Cowslips Primula veris - The common name Cowslip may derive from the old English for cow dung, possibly because the plant was often found growing amongst the manure in cow pastures.
The species name is veris; veris is from the latin meaning of Spring although the Primrose, Primula vulgaris, flowers earlier, from December to May in the British isles.
Primula veris is a variable evergreen or semi-evergreen perennial plant growing to 25 cm (10 in) tall and broad, with a rosette of leaves 5–15 cm long and 2–6 cm broad. In Spring the flowers are deep yellow, in clusters of 10-30 blooms together on a single stem. Each flower is 9–15 mm broad.
The cowslip is frequently found on more open ground than the primrose, including open fields, meadows, coastal dunes and clifftops. Unfortunately the Cowslip suffered a decline due to changing agricultural practices throughout the 1970s and 1980s in Britain. Therefore it may be rare, but where found it is likely abundant. Additionally the seeds are now often included in wildflower seed mixes used to landscape motorway banks and similar civil engineering earthworks where the plants may be seen in dense stands. Fortunately this practice has led to a revival in its numbers!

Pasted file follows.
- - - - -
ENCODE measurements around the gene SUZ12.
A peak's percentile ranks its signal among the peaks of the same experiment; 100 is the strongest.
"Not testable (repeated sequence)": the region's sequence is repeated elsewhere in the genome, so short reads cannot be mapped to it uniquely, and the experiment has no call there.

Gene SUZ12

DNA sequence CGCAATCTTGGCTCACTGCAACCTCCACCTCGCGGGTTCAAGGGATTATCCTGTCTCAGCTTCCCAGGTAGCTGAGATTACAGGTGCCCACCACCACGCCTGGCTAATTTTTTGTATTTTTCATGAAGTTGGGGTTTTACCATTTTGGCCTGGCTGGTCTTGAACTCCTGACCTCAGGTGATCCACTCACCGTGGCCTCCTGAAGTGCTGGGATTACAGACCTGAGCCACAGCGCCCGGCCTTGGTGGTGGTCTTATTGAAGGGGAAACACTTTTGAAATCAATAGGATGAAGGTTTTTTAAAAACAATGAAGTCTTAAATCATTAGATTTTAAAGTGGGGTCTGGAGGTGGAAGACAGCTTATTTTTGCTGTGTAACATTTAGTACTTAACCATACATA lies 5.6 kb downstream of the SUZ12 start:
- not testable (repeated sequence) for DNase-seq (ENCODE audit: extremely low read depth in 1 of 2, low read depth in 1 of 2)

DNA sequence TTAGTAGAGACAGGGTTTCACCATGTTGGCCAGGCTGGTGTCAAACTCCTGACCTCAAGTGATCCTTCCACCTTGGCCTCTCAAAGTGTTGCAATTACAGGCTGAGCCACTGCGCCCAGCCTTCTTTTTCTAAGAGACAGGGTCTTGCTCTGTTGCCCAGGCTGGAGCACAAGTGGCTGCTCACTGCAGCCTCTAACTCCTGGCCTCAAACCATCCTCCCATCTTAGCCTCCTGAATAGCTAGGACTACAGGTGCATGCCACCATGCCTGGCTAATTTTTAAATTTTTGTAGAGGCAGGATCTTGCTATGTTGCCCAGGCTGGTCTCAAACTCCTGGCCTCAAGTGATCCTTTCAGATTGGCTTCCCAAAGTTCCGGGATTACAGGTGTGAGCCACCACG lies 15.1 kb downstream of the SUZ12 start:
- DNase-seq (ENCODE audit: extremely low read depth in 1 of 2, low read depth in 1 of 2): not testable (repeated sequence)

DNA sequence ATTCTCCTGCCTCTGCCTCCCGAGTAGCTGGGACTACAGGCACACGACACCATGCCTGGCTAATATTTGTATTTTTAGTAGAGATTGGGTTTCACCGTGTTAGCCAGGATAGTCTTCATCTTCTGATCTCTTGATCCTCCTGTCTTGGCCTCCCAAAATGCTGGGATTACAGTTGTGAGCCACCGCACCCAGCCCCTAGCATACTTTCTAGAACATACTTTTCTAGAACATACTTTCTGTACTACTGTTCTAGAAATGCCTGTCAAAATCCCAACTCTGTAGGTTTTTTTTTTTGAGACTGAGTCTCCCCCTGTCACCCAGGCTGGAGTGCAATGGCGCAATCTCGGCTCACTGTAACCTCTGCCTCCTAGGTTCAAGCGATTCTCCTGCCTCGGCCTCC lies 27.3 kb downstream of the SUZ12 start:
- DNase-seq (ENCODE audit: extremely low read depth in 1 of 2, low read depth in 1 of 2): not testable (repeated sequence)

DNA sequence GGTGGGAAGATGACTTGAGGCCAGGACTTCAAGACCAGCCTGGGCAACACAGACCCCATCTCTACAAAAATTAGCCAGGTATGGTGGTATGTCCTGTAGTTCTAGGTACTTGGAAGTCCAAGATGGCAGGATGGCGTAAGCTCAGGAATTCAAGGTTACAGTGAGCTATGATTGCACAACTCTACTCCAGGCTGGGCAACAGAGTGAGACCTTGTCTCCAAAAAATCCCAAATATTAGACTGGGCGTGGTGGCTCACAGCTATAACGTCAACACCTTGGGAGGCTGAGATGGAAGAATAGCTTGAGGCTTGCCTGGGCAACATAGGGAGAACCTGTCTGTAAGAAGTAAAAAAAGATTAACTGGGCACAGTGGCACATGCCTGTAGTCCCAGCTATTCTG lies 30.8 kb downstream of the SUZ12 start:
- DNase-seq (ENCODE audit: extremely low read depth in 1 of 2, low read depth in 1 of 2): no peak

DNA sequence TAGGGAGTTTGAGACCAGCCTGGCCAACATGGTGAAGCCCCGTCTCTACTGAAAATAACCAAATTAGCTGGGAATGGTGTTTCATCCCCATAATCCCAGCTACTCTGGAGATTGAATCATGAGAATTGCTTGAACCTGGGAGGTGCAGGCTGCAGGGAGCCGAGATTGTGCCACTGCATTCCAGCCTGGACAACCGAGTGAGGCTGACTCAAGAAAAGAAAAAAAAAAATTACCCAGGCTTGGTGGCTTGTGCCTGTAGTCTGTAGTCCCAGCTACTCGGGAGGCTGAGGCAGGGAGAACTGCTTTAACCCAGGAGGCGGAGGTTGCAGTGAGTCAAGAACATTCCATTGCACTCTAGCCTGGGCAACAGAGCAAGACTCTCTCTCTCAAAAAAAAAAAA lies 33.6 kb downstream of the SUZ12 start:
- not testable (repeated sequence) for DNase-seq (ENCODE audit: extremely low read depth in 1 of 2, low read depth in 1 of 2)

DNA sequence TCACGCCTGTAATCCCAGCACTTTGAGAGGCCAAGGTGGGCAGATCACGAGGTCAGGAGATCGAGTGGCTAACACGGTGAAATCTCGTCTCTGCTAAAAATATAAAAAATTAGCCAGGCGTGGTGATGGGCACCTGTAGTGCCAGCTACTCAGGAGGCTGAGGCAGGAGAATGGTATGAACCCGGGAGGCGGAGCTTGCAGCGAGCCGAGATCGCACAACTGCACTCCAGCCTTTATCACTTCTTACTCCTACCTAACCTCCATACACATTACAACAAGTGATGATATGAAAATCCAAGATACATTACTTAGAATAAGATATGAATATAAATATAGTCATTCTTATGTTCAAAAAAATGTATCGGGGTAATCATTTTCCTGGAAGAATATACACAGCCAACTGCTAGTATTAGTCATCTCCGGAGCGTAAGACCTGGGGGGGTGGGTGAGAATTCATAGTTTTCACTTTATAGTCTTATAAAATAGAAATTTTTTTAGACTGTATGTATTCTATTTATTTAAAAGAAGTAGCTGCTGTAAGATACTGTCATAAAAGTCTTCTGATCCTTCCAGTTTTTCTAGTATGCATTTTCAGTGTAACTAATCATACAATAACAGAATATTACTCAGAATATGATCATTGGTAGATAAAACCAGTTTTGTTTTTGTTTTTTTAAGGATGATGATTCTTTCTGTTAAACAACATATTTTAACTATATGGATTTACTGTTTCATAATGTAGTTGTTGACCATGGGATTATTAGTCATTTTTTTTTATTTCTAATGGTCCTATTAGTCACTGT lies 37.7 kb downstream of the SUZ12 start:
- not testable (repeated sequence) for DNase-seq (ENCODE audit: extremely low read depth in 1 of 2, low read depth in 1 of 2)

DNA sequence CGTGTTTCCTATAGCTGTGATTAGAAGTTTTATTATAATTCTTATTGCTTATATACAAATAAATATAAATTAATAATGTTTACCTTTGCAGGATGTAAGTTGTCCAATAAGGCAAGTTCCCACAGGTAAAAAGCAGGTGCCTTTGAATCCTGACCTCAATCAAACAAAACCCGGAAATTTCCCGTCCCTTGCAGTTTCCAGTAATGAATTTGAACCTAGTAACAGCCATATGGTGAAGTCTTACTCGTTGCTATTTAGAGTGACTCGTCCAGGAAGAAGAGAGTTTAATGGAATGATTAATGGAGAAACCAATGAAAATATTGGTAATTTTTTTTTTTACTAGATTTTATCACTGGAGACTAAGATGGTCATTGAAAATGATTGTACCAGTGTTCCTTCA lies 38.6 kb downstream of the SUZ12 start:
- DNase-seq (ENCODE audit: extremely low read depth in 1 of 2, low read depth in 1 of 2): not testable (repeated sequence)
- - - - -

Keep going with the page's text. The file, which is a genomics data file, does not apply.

The cowslips in Kingfishers Bridge are growing in larger numbers and more dense populations as well as reaching new areas for the first time.
Reserves Manager at the Kingfishers Bridge wetland creation project in Cambridgeshire.